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Zora Neale Hurston House

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1957. 1734 Avenue L.

Located on a modest suburban street in Fort Pierce, across from the Lincoln Park Academy, the Zora Neale Hurston House reveals several intertwined stories through its direct and uncomplicated architecture, its location, and its history.

The house was constructed in 1957 at 1734 School Court, a site due south of its current location. It belonged to a community of rental properties (single-family and duplexes) developed and owned by C. C. Benton, an African American physician, and surrounding the new location of Lincoln Park Academy, which had been founded in 1923 as Fort Pierce’s African American high school. Built from funds acquired from the sale of the property to the Fort Pierce School Board, the School Court residences were progressive forms of affordable housing that built upon those aspects of the earlier New Deal housing projects that understood housing to be both shelter and an opportunity to build community.

Typical of the other single-family houses constructed on the north side of school, the Zora Neale Hurston House was originally green with white trim and brown doors. It sported a flat roof marked by a heavy roofline that protruded forward just above the front door. The front of the house had a single living area with two small bedrooms, a kitchen, and bath at the rear, each of which had jalousie windows. Built of masonry block units, the structure was typical of many others built across Florida after World War II to house the vast new populations of working-class people moving to the state.

The developer, Benton, was a family friend of Zora Neale Hurston, the influential author known for the breadth of her knowledge of folklore and anthropology, and her extensive literary output of novels and other writings. Despite her honorary doctorates, national recognition, and friendships with many other writers, including the famed Marjorie Kinnan Rawlings not far away in Cross Creek, Hurston suffered from financial hardship and landed a job writing for the Fort Pierce Chronicle. When Benton invited Hurston to be the first tenant of the new house rent-free for the rest of her life, it was obviously a huge benefit to both parties. Hurston formed part of the academic community around the school and occasionally taught English as she struggled to find a publisher for her last work, a history of Herod the Great. She lived in the house for less than two years, before moving into the St. Lucie County Welfare, where she died from a stroke in early 1960.

As anyone who has read Hurston knows, her writing is remarkable for the originality of mind, construction of character, and sense of place. That the lyrical title phrase of her most famous work, Their Eyes Were Watching God (1937), refers to a group of people experiencing a Florida hurricane from within a heaving structure is perhaps evidence enough. It was, however, an enormous achievement to have the modest Hurston House registered through the National Park Service as a National Historic Landmark in 1991. As a structure built for the working poor, the architecture lacked the usual exceptional physical features of landmark buildings. In addition, up to that point there had been traditionally less interest in architectural history as related to women or African Americans, and there was only the beginning of a revival of interest in Hurston’s work. Considering these factors, this house stands as a tribute to those who pioneered the Woman’s Landmark Project (begun in the mid-1980s) and who can count the Zora Neale Hurston House as one of their many great success stories in architectural history.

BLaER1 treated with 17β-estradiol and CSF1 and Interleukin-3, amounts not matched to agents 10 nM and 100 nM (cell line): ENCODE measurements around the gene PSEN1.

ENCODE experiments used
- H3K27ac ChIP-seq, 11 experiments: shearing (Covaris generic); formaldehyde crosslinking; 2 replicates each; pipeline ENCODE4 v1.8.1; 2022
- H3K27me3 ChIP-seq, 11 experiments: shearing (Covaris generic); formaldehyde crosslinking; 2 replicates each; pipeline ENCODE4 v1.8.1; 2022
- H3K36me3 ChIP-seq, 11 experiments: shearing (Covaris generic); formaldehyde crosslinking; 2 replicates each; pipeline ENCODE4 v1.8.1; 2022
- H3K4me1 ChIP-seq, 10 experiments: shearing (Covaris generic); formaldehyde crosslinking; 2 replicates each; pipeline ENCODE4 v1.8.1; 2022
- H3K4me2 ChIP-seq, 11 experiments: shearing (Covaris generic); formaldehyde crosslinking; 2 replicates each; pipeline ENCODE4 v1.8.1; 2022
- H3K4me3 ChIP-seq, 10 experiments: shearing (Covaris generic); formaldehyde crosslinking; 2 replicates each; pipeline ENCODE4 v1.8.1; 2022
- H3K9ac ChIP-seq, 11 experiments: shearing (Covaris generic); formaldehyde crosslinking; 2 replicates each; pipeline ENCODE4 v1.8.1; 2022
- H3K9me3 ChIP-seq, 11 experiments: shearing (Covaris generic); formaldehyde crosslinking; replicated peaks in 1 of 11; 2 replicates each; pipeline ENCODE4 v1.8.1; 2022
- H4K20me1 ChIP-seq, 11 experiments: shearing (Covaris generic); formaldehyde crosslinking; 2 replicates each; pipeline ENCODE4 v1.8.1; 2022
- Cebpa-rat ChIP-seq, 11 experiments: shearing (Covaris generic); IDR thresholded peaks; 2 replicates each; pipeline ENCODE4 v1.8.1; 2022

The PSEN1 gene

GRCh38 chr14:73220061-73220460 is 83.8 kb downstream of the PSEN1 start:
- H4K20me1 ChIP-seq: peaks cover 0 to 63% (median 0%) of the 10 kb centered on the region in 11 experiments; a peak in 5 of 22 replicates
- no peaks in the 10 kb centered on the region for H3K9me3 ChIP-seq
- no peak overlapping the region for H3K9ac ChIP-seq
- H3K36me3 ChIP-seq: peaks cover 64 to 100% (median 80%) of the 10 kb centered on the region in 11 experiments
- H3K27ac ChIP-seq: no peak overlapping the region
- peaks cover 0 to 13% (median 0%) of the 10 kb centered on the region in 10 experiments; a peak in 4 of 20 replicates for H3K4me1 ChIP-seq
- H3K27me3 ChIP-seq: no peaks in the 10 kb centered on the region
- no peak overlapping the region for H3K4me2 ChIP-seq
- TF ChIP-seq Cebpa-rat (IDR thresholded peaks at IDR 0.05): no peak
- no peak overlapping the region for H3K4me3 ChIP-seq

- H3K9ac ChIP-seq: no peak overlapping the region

In 1995, to allow for expansion of the Lincoln Park Academy, the house was moved to its current location. It is now a stop on the Zora Neale Hurston Dust Tracks Heritage Trail, dedicated in 2004, which documents Hurston’s travels in Florida and the Caribbean.


Grossman, Elizabeth. “A Historic Site of One’s Own.” The Women’s Review of Books 10, no. 9 (June 1993): 13-14.

Miller, Page Putnam, “Zora Neale Hurston House,” St. Lucie County, Florida. National Historic Landmark Nomination Form, 1991. National Park Service, U.S. Department of the Interior, Washington, D.C.

Miller, Page Putnam. “Reflections on Federal Policy and Its Impact on Understanding Women’s Past at Historic Sites.” In Restoring Women’s History through Historic Preservation, edited by Gail Lee Dubrow and Jennifer B. Goodman. Baltimore, MD: Johns Hopkins University Press, 2003.

Writing Credits

John Stuart
John Stuart
David Rifkind



  • 1957



John Stuart, "Zora Neale Hurston House", [Fort Pierce, Florida], SAH Archipedia, eds. Gabrielle Esperdy and Karen Kingsley, Charlottesville: UVaP, 2012—,

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